If you look all around you, you will see so many people who each will think in a completely different way and see the world differently- amazing! For people with a hidden difference, because of the different way our brains our wired, we process information differently, we learn in a different way, and the way we approach day to day life and the tasks involved with that, as dyspraxia effects so much of the skills involved in day to day life.
I thought it would be a good idea to write this blog before everyone goes back or starts school/college/uni/work after the summer holidays to raise some awareness of different ways of thinking and the importance of getting the right help and support with this and of course the many strengths of a different way of seeing the world.
Growing up for me dyslexia was seen as just someone having trouble with reading and spelling, dyspraxia was unheard of, at a push seen as clumsiness, or seen as the same as dyslexia ( one of the biggest misconception about dyspraxia is that it's the same, yes there are overlaps and people may have both like me, but they are not the same.) There was nothing mentioned at all about a different way of thinking or wiring, I just thought I was being accident prone, clumsy Rosie. Sometimes it can seem like society ignores a different way of thinking completely, and if you think in a different way it is wrong. For me and my mum it was/has been such a battle as I've mentioned a lot in my blogs to get me the help, support and understanding I needed and to be listened to.
There has been many situations where my different way of approaching tasks, the length of time it took me to carry out tasks, or the struggles I had with these tasks was "wrong" and I needed to "try harder" or "speed up" or "stop being so careless" or I was treated like I was stupid. I see so many people who have experienced bullying because of their differences and it makes me feel so sad that this still happens, nobody deserves ignorance and ignorant attitudes. It can be quite isolating when you think in a different way at times, I've often been the only one who has in so many situations in life. On Tuesday I met up with good friend Julie from DigiT and fellow dyspraic & dyslexic blogger Hannah @dyspraxichick it was so lovely to talk through the ups, the downs, the chaos and the creativity and with people who "get it."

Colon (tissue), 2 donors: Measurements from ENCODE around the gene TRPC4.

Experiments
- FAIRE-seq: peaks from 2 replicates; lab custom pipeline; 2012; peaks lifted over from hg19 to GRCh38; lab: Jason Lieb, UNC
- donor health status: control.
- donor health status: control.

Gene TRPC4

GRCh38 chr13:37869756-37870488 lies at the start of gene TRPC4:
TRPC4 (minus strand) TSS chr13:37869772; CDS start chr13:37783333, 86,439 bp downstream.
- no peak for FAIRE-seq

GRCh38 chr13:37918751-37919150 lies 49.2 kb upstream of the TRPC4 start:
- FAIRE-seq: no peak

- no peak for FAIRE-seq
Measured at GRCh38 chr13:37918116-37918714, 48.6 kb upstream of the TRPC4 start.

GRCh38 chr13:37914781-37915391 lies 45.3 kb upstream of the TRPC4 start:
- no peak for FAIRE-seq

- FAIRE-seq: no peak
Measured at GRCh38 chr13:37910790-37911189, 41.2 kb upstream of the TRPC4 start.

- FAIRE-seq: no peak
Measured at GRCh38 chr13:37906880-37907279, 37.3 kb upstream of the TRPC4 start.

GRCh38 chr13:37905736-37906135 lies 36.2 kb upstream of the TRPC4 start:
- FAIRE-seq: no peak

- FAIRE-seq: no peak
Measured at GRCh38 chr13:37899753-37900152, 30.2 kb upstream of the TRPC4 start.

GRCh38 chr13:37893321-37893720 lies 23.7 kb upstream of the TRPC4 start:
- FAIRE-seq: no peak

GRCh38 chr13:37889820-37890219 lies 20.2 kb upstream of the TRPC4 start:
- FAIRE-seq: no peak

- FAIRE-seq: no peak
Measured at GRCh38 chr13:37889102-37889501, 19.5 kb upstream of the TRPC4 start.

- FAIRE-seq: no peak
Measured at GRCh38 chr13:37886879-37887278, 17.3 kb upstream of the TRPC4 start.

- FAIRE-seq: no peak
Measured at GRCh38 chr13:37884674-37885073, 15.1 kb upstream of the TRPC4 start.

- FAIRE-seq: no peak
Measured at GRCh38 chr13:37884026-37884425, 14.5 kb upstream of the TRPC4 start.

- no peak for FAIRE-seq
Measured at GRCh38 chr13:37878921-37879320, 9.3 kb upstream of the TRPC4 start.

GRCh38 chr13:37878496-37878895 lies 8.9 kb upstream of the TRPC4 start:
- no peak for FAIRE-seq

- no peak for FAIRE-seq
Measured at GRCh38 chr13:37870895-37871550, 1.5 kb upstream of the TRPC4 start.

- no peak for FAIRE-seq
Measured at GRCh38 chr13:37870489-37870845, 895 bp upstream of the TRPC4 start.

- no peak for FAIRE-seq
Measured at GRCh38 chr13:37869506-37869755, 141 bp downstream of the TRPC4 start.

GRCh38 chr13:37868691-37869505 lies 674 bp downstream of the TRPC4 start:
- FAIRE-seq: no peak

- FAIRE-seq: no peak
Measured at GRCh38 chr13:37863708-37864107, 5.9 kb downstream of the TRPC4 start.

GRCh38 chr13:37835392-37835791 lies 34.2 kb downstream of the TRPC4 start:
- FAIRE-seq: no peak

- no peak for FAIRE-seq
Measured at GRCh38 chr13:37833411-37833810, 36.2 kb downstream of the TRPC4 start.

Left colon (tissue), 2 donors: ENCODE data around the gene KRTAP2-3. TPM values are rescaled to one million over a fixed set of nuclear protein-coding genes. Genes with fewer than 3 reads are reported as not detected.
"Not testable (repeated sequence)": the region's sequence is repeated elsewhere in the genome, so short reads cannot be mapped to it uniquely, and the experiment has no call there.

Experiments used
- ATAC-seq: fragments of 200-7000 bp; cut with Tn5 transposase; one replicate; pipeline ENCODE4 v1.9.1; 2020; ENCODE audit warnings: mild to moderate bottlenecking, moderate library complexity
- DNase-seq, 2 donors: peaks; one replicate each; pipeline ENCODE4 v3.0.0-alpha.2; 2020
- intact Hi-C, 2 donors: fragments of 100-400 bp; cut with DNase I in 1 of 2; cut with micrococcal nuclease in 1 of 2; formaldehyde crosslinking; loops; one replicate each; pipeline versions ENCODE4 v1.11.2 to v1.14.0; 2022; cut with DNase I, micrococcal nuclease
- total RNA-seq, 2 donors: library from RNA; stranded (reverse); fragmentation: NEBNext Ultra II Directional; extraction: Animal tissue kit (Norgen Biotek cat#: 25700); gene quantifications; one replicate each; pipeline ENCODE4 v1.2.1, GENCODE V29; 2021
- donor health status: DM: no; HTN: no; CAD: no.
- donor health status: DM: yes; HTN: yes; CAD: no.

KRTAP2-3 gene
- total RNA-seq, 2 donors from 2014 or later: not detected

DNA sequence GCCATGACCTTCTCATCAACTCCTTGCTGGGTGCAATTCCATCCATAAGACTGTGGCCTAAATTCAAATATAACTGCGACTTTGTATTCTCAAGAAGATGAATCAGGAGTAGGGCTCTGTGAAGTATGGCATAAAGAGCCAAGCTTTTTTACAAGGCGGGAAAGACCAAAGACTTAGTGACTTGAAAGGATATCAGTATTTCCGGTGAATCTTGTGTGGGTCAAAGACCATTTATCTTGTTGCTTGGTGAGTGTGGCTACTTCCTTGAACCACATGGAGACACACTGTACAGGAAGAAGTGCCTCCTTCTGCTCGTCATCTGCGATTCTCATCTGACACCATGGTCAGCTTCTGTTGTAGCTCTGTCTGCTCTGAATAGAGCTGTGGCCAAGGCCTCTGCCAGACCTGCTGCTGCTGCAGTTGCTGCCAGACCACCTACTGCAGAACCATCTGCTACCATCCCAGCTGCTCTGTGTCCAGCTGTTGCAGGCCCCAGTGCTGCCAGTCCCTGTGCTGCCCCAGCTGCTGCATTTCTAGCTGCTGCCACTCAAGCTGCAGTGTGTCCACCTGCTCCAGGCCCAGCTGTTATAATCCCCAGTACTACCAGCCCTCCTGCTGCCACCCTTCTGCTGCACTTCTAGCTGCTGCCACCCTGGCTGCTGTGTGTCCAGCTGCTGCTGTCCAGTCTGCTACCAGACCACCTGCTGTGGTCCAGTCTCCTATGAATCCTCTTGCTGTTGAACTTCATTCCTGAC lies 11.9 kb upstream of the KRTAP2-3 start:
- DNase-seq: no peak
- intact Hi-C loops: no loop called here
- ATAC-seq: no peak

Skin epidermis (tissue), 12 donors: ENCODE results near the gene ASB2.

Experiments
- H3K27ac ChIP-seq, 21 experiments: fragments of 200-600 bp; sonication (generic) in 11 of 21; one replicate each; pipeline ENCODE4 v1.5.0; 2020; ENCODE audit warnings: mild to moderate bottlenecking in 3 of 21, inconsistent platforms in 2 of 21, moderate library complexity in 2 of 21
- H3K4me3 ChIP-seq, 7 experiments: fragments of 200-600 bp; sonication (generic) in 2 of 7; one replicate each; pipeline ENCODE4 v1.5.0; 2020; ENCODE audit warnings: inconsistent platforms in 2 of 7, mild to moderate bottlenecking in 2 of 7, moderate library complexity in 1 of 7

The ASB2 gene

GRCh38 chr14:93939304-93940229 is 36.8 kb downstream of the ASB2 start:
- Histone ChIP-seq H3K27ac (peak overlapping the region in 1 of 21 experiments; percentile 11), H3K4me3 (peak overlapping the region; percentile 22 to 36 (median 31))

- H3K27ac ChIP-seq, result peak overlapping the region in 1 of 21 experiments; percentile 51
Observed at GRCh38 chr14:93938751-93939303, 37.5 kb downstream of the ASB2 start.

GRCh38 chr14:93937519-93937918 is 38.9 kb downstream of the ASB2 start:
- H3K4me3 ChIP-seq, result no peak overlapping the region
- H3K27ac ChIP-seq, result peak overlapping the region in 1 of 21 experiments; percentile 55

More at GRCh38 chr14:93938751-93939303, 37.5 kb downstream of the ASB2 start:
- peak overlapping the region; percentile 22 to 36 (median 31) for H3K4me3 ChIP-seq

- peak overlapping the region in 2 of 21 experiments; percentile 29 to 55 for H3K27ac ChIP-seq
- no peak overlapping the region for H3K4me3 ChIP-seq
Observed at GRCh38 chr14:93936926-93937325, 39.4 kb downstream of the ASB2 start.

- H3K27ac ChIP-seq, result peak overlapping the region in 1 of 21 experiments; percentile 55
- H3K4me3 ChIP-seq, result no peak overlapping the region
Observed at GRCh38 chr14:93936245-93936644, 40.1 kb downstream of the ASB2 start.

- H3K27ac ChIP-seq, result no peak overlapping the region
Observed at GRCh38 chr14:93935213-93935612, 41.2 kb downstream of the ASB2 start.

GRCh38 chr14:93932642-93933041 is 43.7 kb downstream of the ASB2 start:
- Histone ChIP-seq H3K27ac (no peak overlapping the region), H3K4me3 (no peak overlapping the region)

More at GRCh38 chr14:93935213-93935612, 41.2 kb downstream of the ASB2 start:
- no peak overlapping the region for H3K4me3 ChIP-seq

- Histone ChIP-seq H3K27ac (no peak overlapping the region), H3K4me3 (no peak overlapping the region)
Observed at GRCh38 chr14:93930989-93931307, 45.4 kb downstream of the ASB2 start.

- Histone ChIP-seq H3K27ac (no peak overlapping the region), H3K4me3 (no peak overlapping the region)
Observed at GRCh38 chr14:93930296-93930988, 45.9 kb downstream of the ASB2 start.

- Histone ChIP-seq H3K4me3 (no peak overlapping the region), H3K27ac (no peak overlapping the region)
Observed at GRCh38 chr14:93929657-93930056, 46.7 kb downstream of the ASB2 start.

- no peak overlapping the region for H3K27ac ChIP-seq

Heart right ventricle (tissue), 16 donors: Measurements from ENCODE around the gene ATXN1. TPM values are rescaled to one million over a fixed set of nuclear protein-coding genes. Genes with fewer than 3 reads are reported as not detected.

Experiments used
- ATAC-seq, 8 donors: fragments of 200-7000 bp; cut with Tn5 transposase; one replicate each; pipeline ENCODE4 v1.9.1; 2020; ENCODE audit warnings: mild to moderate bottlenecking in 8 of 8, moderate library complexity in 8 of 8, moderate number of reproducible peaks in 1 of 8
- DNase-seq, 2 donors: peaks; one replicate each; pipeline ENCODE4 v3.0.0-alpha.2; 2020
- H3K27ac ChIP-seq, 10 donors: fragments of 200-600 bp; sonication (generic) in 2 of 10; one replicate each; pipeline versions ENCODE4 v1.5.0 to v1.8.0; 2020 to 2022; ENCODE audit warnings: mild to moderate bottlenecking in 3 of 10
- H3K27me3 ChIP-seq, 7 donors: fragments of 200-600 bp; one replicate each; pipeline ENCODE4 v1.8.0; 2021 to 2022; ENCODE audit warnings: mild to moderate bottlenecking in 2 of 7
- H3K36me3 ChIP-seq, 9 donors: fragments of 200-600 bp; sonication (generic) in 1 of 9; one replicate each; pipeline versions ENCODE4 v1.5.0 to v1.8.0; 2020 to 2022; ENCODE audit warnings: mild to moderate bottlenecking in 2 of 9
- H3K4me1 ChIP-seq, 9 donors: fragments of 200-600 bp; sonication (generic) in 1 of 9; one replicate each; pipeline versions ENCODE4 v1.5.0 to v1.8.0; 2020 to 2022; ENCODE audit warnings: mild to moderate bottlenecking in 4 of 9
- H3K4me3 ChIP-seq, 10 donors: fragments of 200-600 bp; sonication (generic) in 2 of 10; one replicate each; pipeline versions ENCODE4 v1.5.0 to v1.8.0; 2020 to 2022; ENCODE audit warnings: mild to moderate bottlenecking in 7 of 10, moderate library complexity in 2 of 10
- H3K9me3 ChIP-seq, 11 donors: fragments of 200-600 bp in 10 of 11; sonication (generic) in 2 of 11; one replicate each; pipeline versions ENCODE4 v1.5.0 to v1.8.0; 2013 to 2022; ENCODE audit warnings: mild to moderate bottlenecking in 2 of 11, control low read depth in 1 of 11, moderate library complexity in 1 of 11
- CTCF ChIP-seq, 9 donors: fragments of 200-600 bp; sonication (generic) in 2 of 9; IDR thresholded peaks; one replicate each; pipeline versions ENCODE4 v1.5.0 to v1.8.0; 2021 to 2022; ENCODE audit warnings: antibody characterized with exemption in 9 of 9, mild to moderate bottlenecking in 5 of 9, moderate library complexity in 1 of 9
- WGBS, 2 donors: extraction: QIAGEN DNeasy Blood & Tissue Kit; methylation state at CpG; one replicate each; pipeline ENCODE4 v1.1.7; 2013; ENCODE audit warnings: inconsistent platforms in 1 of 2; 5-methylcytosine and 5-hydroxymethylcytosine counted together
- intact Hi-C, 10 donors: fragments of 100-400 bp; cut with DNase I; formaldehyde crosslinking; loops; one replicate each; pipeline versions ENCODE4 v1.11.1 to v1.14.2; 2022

That's why it's so important that people can access the right help and support to help them, whether it be a different teaching style, access to specific tutoring or support like occupational therapy, equipment to help with day to day tasks, or specialist software or assistive technology whichever work best for your child. A different way of thinking also means we may be creative, think outside the box- or sometimes like there is is no box, finding different solutions to problems, determined and resilient which I mention a lot in my blogs very passionate about what we believe in and what interest us, and sensitive, understanding, empathetic souls and it's important that the strengths are recognised so people can focus on something which we enjoy and can get some success in which can boost self esteem and confidence.
It's important that it's not just in education, the way we think is there in every aspect of our lives, from the day to day tasks, to socialising, to how we access social media, it may mean we have different interests to the people we know. It also means we can't suddenly change the way we think, even though we have coping strategies, there may be things we still find difficult. The sooner society understands that we are all different and that it is ok the better. I know there will be a lot of anxious parents and equally anxious children and young people thinking about the weeks ahead, also people who may not be starting a new venture, but you're never alone, the more we talk about different ways of thinking the more hopefully others will understand. Wouldn't the world be such a boring place if we were all the same anyway.